Nicotinamide as independent variable for intelligence, fertility, and health: origin of human creative explosions?

Research output: Contribution to journalReview article

Authors

Colleges, School and Institutes

Abstract

Meat and nicotinamide acquisition was a defining force during the 2-million-year evolution of the big brains necessary for, anatomically modern, Homo sapiens to survive. Our next move was down the food chain during the Mesolithic 'broad spectrum', then horticultural, followed by the Neolithic agricultural revolutions and progressively lower average 'doses' of nicotinamide. We speculate that a fertility crisis and population bottleneck around 40 000 years ago, at the time of the Last Glacial Maximum, was overcome by Homo (but not the Neanderthals) by concerted dietary change plus profertility genes and intense sexual selection culminating in behaviourally modern Homo sapiens. Increased reliance on the 'de novo' synthesis of nicotinamide from tryptophan conditioned the immune system to welcome symbionts, such as TB (that excrete nicotinamide), and to increase tolerance of the foetus and thereby fertility. The trade-offs during the warmer Holocene were physical and mental stunting and more infectious diseases and population booms and busts. Higher nicotinamide exposure could be responsible for recent demographic and epidemiological transitions to lower fertility and higher longevity, but with more degenerative and auto-immune disease.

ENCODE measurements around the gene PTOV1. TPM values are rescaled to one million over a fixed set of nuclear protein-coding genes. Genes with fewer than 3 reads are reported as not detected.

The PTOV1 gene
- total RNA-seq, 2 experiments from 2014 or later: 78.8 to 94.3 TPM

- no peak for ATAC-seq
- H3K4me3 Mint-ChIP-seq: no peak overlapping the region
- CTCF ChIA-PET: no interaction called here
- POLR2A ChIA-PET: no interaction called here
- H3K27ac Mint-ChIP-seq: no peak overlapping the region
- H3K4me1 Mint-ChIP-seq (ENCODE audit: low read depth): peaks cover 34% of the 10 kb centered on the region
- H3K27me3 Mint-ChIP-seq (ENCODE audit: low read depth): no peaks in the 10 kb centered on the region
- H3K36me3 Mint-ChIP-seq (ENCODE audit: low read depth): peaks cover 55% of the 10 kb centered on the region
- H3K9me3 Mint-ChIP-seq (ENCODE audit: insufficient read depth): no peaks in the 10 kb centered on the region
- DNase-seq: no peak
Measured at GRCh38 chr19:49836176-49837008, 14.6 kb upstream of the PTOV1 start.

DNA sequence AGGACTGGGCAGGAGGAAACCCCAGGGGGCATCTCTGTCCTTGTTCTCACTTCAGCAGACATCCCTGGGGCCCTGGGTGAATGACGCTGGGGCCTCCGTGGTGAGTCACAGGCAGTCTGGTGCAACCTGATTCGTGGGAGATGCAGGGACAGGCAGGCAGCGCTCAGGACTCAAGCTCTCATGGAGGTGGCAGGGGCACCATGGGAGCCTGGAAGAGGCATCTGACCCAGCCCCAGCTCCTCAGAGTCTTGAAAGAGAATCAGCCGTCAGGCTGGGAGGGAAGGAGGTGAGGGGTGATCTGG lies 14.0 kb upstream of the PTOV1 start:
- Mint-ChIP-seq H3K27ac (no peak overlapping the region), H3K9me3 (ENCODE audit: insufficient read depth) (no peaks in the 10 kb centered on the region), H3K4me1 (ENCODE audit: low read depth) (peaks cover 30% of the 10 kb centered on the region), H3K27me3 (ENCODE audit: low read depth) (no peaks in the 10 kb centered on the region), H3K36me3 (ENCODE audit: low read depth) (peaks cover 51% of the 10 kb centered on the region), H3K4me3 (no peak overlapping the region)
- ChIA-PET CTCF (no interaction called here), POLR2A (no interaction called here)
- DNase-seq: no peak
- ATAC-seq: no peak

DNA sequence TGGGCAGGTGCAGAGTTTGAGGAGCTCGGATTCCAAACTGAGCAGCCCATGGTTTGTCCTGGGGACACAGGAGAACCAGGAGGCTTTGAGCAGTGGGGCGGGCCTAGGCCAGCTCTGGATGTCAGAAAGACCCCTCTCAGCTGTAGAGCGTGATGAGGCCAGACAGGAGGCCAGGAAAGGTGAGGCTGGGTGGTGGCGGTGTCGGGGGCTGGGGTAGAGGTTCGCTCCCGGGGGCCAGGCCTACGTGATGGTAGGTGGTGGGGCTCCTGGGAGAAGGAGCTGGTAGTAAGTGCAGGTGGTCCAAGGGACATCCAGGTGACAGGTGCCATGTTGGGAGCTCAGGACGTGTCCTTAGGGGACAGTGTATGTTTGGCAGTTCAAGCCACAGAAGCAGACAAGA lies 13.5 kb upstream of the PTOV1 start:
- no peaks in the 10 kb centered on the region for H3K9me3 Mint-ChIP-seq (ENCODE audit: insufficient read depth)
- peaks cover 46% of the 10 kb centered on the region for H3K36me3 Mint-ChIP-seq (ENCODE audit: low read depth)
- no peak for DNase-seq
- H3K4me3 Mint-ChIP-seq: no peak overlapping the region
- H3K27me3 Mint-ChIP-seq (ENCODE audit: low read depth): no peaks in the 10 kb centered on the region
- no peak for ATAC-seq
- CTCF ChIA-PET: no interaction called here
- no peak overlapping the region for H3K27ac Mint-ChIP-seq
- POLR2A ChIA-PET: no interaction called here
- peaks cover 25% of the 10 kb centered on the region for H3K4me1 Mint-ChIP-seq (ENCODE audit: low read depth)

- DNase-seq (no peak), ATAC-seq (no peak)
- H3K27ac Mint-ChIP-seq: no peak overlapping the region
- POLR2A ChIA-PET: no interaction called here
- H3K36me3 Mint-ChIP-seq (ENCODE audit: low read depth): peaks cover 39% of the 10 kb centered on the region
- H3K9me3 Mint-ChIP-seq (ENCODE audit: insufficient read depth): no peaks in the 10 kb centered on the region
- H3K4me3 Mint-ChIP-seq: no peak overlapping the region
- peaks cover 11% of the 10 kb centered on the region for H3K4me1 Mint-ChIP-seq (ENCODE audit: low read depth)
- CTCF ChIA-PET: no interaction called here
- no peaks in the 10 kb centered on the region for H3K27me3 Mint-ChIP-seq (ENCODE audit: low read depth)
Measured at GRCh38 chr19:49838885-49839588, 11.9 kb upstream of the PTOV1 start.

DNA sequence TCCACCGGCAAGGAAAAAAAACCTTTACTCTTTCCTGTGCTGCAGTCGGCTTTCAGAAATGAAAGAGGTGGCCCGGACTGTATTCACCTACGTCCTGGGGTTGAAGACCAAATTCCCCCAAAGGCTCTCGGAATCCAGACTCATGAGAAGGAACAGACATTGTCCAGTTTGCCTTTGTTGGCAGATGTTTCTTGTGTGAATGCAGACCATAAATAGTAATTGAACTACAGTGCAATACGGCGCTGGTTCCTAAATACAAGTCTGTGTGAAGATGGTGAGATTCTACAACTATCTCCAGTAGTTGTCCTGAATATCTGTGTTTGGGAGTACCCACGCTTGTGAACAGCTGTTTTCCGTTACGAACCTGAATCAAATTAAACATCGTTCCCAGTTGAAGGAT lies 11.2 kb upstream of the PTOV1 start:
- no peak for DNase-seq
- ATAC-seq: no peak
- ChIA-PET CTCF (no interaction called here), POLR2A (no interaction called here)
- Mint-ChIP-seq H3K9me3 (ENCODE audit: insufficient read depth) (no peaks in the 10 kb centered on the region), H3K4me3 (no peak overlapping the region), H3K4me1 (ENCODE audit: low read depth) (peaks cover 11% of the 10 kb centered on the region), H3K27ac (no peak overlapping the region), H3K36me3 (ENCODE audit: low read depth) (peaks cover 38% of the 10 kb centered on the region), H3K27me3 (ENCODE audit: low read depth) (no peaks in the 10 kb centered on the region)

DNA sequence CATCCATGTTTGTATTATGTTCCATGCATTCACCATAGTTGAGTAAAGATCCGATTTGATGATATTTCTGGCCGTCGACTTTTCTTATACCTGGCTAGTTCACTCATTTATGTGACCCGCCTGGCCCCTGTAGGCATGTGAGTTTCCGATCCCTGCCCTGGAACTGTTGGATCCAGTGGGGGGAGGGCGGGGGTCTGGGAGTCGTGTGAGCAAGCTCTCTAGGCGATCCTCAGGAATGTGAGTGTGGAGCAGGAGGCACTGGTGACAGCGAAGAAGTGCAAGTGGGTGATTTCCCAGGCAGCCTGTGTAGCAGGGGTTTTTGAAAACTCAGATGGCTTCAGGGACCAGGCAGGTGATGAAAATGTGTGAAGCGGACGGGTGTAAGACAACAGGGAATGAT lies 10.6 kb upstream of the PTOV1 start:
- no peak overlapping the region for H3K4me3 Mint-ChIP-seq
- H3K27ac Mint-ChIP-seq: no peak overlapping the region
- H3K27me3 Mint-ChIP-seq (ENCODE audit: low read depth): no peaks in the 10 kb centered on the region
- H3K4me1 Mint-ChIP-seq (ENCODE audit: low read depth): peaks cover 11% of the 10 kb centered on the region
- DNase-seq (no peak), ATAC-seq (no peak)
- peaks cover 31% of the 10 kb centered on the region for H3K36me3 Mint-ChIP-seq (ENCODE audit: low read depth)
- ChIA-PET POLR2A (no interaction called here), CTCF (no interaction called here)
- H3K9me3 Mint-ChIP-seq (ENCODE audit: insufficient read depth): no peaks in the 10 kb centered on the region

Details

Original languageEnglish
Pages (from-to)1-15
Number of pages15
JournalInternational Journal of Tryptophan Research
Volume12
Publication statusPublished - 19 Jun 2019

Keywords

  • neolithic, neanderthal, disease transitions, demographic transitions, immune tolerance, ‘K-selection’, ‘r-selection’, fertility, domestication